Dark Emu: A book for our times

Dark Emu

Bruce Pascoe has written a book for our times. First published in 2014, winning the Indigenous Writers Prize in the 2016 NSW Premier’s Literary Awards, this book has now been reprinted in this new edition multiple times.

Bruce’s voice is clear and conversational as he lays out the evidence for a very different history of Indigenous Culture. He says with some embarrassment that he believed the white man’s history himself as a young man – the idea that Aboriginal people were nomadic hunter-gatherers and never worked or improved the land. In this book he returns to the original sources from early explorers, settlers, protectorates and archaeological evidence to show that we have all been told a lie. First Australians did cultivate the land and harvest crops of yams, fruits and grains; they built stone homes, stone fish traps and changed river courses. In many parts of Australia they lived in semi-permanent villages and traded across vast distances. They had complex moral codes which tied them deeply and inextricably to this land.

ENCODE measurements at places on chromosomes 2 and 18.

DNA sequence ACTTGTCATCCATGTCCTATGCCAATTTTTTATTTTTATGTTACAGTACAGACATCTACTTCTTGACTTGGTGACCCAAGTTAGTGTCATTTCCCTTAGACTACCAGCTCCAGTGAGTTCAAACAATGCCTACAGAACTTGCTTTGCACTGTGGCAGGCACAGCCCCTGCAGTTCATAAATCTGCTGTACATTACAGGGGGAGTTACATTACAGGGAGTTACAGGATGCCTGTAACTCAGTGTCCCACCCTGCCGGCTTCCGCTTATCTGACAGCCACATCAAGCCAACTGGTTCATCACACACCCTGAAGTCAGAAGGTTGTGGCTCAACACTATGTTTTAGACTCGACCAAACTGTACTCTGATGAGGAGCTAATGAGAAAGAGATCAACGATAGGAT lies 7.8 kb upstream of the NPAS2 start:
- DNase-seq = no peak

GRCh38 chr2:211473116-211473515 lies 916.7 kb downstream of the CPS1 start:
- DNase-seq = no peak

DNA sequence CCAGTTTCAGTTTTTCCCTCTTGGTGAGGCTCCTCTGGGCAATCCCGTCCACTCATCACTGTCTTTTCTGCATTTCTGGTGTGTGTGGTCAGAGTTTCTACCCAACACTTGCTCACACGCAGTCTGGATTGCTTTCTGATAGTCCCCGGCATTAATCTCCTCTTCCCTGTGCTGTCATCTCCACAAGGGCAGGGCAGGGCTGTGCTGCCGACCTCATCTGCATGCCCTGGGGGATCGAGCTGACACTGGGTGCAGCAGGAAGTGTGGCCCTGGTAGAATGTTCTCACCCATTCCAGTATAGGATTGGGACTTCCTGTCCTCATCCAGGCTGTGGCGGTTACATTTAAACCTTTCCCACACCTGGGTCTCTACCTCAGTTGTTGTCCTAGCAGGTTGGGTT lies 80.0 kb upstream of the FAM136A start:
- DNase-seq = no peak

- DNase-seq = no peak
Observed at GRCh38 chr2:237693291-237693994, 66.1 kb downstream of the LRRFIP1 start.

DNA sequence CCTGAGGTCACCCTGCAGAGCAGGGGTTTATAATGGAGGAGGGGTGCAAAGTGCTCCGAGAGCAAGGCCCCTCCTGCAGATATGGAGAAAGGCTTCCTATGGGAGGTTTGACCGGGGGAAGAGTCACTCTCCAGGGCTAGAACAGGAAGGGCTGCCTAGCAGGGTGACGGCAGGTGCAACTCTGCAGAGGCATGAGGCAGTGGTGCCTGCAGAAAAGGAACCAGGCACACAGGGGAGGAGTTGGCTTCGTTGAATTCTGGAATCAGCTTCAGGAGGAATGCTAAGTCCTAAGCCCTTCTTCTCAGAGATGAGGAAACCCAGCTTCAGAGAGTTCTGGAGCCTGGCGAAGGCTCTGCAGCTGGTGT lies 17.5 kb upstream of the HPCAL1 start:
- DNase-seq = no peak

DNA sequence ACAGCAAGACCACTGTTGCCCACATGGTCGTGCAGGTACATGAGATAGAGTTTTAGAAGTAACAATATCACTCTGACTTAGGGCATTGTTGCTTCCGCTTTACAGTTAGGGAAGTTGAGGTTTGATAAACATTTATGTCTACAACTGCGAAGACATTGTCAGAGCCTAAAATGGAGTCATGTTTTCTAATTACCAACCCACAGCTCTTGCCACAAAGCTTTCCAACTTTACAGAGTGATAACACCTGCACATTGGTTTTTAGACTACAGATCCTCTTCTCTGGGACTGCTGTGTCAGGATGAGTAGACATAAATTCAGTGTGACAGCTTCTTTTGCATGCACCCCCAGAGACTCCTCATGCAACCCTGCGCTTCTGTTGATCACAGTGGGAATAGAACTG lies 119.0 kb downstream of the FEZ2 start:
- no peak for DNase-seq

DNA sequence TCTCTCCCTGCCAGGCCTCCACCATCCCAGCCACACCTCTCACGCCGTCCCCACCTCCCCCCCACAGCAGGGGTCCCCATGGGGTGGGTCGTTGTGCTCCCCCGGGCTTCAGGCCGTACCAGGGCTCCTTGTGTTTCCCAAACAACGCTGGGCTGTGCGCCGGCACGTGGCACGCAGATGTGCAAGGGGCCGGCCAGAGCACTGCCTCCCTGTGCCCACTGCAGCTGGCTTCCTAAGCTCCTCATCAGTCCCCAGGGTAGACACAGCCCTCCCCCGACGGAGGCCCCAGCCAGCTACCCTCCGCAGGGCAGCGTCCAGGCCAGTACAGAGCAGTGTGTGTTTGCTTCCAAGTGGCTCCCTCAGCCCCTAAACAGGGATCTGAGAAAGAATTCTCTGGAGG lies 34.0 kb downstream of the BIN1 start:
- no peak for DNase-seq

This is a powerful story, and it is told in a spirit of optimism and generosity. Inherent in this story is an offering of hope to all Australians, that we look with fresh eyes at our indigenous plants and our first people’s land management and knowledge and use these techniques to heal our country and find an agricultural system that is better suited to our soils and climate. It is also a work of political assertion as well, for one of the excuses colonial Australians used for not recognising Aboriginal people’s sovereignty was that they were ‘deficient and primitive’.

In the context of discussions on Treaty and the Uluru Statement from the Heart this book must awaken all of us from our erroneous beliefs.

Dark Emu is clearly written and well researched, with useful illustrations and quotes from early explorers and includes many fascinating and new stories. Although it’s greatest appeal will be to those already interested in Australian history and Aboriginal culture it is an accessible book that everyone can enjoy - a must read for all Australians!

NOTE: The book has been adapted as a children’s book Young Dark Emu which is on order but you can put yourself on the hold list now.

Bruce Pascoe has been a prolific writer, some of his other books include…

The Little Red Yellow Black Book

Dark Emu

Mrs Whitlam



By Community Coordinator, Watsonia Library
Lynne Siejka

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